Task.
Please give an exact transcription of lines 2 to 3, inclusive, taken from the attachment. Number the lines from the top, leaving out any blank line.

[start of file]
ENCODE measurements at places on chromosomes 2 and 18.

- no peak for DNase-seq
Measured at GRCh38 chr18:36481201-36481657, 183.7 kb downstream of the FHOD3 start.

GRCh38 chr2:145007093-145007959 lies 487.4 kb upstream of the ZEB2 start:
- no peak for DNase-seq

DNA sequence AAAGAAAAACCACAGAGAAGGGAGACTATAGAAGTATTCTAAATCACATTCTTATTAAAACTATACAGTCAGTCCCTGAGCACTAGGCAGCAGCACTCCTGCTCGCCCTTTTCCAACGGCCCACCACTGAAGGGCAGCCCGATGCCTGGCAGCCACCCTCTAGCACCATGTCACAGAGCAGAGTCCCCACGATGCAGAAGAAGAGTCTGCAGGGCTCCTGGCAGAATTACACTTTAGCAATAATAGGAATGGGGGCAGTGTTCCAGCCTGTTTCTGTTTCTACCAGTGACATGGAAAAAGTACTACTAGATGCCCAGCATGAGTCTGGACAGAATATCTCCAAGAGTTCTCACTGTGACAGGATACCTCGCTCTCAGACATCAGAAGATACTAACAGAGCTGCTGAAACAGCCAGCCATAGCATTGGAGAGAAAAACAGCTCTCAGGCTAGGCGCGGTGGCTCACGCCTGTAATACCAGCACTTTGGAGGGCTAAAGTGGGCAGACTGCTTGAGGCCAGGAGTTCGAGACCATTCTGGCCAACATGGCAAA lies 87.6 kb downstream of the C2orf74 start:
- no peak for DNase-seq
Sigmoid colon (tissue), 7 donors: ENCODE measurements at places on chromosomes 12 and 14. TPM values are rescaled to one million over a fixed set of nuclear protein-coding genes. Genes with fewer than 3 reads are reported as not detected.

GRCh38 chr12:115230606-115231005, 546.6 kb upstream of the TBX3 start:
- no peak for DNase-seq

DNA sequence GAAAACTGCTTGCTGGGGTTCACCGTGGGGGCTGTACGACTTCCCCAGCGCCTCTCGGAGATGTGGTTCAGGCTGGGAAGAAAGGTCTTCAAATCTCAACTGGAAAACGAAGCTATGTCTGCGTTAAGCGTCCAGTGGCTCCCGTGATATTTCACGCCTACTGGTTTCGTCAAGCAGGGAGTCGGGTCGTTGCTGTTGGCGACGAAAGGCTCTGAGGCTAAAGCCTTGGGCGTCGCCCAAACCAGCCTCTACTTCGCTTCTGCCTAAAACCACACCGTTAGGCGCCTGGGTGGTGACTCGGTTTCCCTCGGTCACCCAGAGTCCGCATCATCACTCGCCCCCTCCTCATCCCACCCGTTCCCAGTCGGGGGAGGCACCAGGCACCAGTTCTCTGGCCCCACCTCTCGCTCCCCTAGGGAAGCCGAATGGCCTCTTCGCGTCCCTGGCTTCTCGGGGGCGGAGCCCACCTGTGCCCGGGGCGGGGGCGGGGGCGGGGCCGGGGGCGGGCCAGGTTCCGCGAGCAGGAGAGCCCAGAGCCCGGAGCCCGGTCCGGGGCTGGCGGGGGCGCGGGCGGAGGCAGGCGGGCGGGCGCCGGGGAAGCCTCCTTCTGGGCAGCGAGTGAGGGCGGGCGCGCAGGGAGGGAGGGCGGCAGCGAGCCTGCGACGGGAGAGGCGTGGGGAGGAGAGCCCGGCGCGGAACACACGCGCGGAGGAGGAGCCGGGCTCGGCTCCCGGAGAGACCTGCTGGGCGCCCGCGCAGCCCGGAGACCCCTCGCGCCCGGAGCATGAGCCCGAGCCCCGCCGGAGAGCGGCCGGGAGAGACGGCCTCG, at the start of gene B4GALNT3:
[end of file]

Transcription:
- no peak for DNase-seq
Measured at GRCh38 chr18:36481201-36481657, 183.7 kb downstream of the FHOD3 start.